web analytics

Corruption must never be tolerated

Written By: - Date published: 3:20 pm, October 1st, 2009 - 95 comments
Categories: bill english, corruption, national/act government - Tags:

I have to disagree with my comrade Zetetic’s post arguing that it’s best if Bill English stays in office.

Yes, this scandal has permanently destroyed English’s credibility and I can see how having a lame duck Deputy PM and Finance Minister plays into the Left’s hands. But I do think our touchstone should always be principle, not opportunism.

English saw nothing wrong and sees nothing wrong in using his power, his privilege, and the trust we the people have placed in him to manipulate the rules to take taxpayer money that was not intended for him. His dodgy trust dealings may skate just within the letter of the law but he clearly breached the intention of law and, in doing so, breached the trust we placed in him.

This country is extremely fortunate to be one of the least corrupt in the world. That has not happened by accident. It has happened because whenever corruption has appeared the blow-torch of public opinion, backed by strong institutions and principled politicians, has been turned on it and it has been burned out.

Corruption is anathema to our way of life. We cannot have our leaders exploiting their power for personal gain as English has clearly done. Wherever and whenever we find corruption it must be ruthlessly and completely purged, lest the contagion spread. English’s corrupt behaviour is a cancer that must be rooted out, even though it may suit us in the immediate term for him to remain.

English is corrupt and we must not tolerate corruption. Ever. He must go.

95 comments on “Corruption must never be tolerated ”

  1. outofbed 1

    I see where you are coming from and it is very commendable.
    If he goes , which it seems that he must if the Government is to retain any credibility.
    then it is a victory for the “blow-torch of public opinion”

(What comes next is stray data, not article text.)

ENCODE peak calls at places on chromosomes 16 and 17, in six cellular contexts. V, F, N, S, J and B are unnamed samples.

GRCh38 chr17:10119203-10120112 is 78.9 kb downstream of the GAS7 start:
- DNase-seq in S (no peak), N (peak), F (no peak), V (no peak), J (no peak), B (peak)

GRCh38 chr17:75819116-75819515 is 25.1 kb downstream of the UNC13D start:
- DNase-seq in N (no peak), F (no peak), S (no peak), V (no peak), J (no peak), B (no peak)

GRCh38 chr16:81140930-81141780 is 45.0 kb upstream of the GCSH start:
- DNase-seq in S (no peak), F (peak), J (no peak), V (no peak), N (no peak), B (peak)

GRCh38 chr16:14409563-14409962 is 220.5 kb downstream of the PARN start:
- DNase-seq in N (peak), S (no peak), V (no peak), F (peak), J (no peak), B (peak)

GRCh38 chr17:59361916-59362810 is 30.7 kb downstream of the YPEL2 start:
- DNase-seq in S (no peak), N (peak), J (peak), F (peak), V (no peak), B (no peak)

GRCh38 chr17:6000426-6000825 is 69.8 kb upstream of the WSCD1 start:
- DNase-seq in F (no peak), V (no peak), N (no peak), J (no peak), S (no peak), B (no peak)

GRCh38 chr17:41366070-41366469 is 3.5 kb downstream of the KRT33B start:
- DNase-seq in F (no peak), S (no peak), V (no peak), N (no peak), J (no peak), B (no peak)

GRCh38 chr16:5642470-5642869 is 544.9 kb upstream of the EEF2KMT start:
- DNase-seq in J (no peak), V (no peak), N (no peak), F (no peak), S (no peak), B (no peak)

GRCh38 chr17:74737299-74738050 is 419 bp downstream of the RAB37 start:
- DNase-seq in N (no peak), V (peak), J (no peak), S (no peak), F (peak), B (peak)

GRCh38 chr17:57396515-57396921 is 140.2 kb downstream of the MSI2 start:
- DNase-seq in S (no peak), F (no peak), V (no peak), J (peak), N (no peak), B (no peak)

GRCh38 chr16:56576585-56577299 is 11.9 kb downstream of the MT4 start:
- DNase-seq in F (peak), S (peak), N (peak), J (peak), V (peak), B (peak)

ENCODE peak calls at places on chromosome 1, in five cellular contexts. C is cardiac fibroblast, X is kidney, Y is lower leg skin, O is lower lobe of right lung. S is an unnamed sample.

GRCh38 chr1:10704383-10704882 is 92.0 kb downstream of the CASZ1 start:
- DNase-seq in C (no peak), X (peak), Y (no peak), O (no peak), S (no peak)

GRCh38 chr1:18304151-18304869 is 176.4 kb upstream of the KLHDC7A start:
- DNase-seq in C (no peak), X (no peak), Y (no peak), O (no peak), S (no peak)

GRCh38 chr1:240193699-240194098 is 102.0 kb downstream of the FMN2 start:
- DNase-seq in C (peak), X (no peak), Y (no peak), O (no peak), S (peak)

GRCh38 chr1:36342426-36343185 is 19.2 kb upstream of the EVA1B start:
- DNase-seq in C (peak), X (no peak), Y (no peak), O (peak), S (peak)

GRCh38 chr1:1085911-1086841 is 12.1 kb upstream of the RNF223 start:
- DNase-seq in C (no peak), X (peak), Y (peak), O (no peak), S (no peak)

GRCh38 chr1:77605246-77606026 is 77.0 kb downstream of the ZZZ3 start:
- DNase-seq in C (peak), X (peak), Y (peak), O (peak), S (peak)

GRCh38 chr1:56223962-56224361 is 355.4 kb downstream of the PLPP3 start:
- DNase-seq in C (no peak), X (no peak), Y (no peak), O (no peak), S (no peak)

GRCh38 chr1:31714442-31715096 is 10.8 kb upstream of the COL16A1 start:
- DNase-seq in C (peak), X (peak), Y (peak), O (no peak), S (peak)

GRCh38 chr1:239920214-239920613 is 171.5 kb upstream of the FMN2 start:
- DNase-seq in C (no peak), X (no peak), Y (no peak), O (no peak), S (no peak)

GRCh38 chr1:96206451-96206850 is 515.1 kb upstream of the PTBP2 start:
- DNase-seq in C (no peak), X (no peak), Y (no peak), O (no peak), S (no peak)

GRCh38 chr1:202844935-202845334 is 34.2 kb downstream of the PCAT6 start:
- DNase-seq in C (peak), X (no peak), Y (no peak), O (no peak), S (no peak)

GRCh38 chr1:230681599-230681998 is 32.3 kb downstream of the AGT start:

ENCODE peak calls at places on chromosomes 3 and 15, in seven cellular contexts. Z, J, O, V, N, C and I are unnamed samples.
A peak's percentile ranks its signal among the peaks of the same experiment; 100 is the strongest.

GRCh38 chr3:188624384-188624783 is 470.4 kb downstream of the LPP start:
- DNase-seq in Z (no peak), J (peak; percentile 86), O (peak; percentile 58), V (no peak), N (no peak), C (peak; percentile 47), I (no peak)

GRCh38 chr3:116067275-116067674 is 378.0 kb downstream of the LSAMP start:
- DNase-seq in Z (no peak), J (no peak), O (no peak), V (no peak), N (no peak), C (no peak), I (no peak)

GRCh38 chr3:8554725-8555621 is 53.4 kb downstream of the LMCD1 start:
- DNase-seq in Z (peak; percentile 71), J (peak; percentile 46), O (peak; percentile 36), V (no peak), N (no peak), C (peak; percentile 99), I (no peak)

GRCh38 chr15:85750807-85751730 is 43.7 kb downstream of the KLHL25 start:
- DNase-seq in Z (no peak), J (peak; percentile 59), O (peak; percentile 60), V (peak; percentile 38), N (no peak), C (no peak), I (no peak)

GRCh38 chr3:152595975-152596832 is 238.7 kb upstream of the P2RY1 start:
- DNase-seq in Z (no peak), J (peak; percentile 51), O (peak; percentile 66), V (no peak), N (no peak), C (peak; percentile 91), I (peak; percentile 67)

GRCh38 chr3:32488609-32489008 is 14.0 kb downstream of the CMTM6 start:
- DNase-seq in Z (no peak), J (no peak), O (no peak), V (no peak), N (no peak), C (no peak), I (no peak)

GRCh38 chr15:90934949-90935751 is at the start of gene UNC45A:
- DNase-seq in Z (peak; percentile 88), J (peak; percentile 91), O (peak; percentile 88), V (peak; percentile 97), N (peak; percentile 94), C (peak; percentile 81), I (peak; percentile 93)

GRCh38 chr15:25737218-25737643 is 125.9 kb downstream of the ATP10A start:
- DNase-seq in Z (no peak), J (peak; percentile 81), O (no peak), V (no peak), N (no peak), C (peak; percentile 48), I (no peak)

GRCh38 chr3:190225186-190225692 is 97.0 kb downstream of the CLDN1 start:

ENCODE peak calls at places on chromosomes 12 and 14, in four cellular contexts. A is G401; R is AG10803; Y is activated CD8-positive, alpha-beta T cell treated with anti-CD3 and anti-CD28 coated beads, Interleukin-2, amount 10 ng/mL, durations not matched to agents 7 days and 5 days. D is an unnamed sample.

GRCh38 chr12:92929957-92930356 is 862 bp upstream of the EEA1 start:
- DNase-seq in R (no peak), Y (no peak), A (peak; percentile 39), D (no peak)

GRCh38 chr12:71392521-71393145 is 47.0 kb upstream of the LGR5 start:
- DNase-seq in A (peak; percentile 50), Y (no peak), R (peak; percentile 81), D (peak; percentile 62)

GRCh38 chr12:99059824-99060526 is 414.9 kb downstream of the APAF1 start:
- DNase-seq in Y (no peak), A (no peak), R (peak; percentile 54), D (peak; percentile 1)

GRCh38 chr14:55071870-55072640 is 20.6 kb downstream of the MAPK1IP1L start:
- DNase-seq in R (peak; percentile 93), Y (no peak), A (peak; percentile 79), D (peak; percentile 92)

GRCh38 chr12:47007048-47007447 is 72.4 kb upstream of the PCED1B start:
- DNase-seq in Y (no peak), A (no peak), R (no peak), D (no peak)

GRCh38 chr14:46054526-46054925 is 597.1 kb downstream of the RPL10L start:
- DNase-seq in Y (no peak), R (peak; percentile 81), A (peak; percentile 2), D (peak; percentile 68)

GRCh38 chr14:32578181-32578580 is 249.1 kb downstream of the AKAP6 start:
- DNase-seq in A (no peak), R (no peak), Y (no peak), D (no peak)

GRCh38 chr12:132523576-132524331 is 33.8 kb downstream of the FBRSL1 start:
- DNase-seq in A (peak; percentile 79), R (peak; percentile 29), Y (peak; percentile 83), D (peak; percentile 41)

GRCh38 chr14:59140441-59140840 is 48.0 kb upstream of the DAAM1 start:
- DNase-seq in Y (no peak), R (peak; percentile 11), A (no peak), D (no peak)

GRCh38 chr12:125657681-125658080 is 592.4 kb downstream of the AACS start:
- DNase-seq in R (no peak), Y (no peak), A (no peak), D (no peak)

But if he stays the benefits for the left are huge.
    And it will certainly help no end to turn the tide
    All in all it is a win win.

    And I don’t really mind which option wins out

  2. mike 2

    Is this a piss take?
    If not how can you accuse someone of corruption who worked within the rules.

    Unlike the labour party who where caught breaking the law – changed the law and only begrudgingly paid it back and don’t get me started on it’s support parties…

    • snoozer 2.1

      you don’t think exploiting loopholes when you’ve been placed in a position of trust is corrupt?

      I wouldn’t want to employ you.

      • Rob 2.1.1

        Well in business, when you have the behaviours and practices that have been in place for a number of years with a number of people, you generally have to restructure in a very careful manner.

        Also you have to ensure that what ever solution you arrive at fits over the entire organisation.

      • Scribe 2.1.2

        I seem to recall the word “corrupt” essentially being banned from this site when applied to the Labour government. Now it’s all over the place. Interesting.

  3. Tim Ellis 3

    I see Marty that you’ve stooped to defaming people. Are you really that desperate for attention?

    [lprent: First this doesn’t defame under any normal legal definition, as Marty has elegantly defined what he opines is corruption and why. He has then suggested that English fits the criteria. That makes it a simple opinion about a definition of corruption and not an accusation. Besides corruption itself isn’t defined in NZ law as a criminal offense far as I’m aware (unlike malfeasance which is).

    Secondly read the judgement in Lange vs Atkinson which cheerfully makes it damn near impossible for politicians to get past a status hearing for defamation or libel cases. Effectively politicians or ex-politicians have very little ability to win a defamation or libel case about their activities in politics.